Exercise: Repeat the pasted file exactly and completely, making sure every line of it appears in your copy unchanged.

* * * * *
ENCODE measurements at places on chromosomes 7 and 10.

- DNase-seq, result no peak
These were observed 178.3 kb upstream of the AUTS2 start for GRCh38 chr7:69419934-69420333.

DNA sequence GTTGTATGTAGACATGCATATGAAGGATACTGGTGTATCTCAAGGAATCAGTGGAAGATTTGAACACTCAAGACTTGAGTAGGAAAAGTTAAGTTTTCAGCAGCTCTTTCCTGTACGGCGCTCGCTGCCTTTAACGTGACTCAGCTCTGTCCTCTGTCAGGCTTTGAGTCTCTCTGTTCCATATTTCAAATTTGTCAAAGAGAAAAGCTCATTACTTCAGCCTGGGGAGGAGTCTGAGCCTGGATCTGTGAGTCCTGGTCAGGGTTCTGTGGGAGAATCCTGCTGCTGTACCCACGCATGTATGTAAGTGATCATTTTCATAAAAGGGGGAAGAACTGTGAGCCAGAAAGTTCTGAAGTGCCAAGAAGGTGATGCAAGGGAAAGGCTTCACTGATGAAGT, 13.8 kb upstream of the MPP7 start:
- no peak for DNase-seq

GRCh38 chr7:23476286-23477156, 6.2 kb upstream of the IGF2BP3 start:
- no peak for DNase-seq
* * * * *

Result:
ENCODE measurements at places on chromosomes 7 and 10.

- DNase-seq, result no peak
These were observed 178.3 kb upstream of the AUTS2 start for GRCh38 chr7:69419934-69420333.

DNA sequence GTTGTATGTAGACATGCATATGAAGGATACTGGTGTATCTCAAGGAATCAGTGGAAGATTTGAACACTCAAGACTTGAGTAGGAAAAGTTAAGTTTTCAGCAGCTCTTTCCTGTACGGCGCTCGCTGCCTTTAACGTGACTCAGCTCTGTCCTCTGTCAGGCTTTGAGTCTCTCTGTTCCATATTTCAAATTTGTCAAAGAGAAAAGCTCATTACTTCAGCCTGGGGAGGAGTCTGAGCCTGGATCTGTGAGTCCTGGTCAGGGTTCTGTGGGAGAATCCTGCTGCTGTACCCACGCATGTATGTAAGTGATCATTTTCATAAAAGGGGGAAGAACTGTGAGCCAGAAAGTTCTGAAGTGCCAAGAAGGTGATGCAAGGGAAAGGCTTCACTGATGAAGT, 13.8 kb upstream of the MPP7 start:
- no peak for DNase-seq

GRCh38 chr7:23476286-23477156, 6.2 kb upstream of the IGF2BP3 start:
- no peak for DNase-seq